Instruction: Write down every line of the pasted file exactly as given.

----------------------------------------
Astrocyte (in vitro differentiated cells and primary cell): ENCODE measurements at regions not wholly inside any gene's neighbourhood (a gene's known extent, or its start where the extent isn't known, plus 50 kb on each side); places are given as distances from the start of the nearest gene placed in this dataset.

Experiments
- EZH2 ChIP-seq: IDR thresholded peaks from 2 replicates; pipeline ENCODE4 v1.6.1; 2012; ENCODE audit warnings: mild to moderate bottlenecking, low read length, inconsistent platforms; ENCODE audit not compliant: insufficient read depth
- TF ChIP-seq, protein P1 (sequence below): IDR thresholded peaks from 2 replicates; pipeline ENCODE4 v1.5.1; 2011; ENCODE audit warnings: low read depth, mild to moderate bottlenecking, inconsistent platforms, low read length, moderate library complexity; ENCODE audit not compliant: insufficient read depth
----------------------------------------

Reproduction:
Astrocyte (in vitro differentiated cells and primary cell): ENCODE measurements at regions not wholly inside any gene's neighbourhood (a gene's known extent, or its start where the extent isn't known, plus 50 kb on each side); places are given as distances from the start of the nearest gene placed in this dataset.

Experiments
- EZH2 ChIP-seq: IDR thresholded peaks from 2 replicates; pipeline ENCODE4 v1.6.1; 2012; ENCODE audit warnings: mild to moderate bottlenecking, low read length, inconsistent platforms; ENCODE audit not compliant: insufficient read depth
- TF ChIP-seq, protein P1 (sequence below): IDR thresholded peaks from 2 replicates; pipeline ENCODE4 v1.5.1; 2011; ENCODE audit warnings: low read depth, mild to moderate bottlenecking, inconsistent platforms, low read length, moderate library complexity; ENCODE audit not compliant: insufficient read depth